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#DTNT on #SM – self-promotion

Thanks to guest blogger Christine Infanger for this post in the series on “Do This, Not That” for social networks. See her bio at the end of this post. Here are her insights on the delicate balancing act of self-promotion.

Engagement vs. Selling

A critical, and somewhat annoying mistake so many people make on social media, is confusing
selling and talking about themselves
being an involved social media user.
While I happen to work with musicians and therefore target suggestions and examples based on the music industry, these are universal truths.

Do this…

CreditCardThough your ultimate goal may be to sell a product of some kind, no one wants to be sold to constantly, no matter how much they may like you. Mixing up your social media feeds with interesting information to make it feel more conversational is a simple way to break up the marketing part of social media and still allow you to sneak in a few messages about online sales you may have and upcoming events. There is only so much time in the day to tend to social media, so don’t stress out about it too much; make it fun! Send a quick message about a book or film that’s caught your attention lately, a rediscovery of a favorite album, a new must-hear artist, share some photos of your soundcheck, it can be anything really. As silly as all of this sounds, it personalizes you and makes you seem ‘real’ to those who follow you on various social media accounts. People like ‘real’ people. They can relate to them and, with respect to musicians in particular, fans love to know what interests them and what inspires them to make such amazing music. Spending a few minutes a day sending non-marketing messages balances the art and the commerce of your career and in actually taking time to respond to, favorite, and retweet comments, with little effort you show that your audience isn’t simply a source of income, rather a group of people whom you appreciate.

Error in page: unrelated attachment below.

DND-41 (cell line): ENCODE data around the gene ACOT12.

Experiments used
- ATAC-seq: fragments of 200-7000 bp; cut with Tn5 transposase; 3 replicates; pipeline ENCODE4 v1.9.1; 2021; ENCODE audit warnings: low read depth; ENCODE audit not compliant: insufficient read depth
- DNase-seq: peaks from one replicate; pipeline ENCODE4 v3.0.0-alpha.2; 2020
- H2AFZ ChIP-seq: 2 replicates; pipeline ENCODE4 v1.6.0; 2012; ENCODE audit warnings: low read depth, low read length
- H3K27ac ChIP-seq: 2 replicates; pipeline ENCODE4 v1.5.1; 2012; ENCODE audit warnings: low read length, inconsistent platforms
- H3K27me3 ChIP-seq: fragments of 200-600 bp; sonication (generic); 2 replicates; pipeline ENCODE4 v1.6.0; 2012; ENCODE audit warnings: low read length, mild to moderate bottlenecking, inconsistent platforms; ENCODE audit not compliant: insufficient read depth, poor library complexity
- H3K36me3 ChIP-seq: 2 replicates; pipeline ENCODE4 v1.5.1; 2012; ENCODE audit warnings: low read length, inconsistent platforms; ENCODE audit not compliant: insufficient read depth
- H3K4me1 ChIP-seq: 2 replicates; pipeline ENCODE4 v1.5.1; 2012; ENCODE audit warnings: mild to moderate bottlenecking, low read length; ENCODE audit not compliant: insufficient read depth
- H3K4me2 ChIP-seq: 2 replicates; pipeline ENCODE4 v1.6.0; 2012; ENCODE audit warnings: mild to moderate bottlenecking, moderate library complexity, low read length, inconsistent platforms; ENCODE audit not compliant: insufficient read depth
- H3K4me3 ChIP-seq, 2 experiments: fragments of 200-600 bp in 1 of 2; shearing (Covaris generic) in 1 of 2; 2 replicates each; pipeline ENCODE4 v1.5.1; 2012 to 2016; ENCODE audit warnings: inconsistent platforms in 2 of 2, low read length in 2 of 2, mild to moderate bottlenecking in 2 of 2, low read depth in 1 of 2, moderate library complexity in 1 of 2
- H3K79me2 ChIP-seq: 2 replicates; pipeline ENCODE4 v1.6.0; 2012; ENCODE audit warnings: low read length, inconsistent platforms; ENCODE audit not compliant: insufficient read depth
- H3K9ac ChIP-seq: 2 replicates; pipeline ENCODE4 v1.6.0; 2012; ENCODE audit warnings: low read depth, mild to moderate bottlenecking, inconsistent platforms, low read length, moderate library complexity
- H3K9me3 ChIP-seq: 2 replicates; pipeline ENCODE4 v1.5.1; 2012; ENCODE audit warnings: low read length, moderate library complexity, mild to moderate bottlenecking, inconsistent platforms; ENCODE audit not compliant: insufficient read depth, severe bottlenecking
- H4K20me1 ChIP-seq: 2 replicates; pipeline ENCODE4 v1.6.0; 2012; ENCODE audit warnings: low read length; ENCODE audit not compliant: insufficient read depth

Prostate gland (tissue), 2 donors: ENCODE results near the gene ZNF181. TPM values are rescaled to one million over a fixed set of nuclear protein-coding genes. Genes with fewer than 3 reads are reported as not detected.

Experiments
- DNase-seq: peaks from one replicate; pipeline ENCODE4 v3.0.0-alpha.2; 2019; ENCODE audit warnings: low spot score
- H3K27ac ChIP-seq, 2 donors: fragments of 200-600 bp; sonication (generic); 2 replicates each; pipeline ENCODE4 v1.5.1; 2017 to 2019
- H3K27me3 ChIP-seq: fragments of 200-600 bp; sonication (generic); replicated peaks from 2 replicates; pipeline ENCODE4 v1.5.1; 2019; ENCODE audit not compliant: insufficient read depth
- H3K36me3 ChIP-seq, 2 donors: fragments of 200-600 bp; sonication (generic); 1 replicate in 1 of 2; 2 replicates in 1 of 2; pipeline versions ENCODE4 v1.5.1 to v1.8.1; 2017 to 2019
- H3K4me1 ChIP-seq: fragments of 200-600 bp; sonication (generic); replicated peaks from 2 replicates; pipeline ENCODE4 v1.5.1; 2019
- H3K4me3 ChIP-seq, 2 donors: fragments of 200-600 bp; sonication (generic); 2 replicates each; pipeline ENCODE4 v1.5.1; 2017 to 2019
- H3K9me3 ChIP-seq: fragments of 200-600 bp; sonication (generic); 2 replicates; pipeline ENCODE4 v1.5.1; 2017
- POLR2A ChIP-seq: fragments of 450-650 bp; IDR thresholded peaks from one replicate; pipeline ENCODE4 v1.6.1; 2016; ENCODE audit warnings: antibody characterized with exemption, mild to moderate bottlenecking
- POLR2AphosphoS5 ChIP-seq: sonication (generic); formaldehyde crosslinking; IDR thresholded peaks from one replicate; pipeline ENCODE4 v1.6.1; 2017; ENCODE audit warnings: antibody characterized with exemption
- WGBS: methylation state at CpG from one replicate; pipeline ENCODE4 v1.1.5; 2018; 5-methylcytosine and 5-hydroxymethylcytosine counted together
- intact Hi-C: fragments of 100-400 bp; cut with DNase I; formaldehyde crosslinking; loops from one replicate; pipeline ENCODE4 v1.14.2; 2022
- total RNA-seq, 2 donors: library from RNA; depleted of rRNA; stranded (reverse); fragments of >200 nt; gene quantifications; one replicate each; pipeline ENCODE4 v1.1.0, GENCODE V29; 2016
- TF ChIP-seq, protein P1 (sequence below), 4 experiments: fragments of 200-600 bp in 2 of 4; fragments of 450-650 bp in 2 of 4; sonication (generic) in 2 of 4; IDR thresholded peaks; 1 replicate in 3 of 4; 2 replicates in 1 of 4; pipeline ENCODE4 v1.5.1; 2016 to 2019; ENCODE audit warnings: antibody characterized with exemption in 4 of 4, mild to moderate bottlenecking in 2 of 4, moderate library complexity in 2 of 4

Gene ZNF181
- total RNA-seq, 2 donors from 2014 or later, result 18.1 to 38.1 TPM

…not that

SellWhat you shouldn’t do on social media is always try to sell something and only talk about aspects of your career that require your followers to spend money on you. You don’t want to come across as the online equivalent of a dodgy used car salesman and when your Twitter feed says nothing apart from

  • Buy this single!
  • Tickets for this gig available now!
  • Our latest album is now on iTunes! 

you look like the online equivalent of a dodgy used car salesman. Twitter, Facebook, and Instagram in particular allow very quick and easy access to your audience. While it’s wonderful in terms of having a global marketplace to sell your music and merchandise, remember to keep in mind that only an interested audience is going to continue to support you. Give them a reason to support you; all it takes is a little bit of time and small amount of effort for you to offer true engagement verses the hard sell.

Christine “Rose” Infanger blogs at Thirty Roses and is the manager of Noughts and Exes, artist consultant and advisor, a Grammy Pro member, and much more.

She was previously mentioned in this series because of her thread/post about why auto-DM messages are annoying.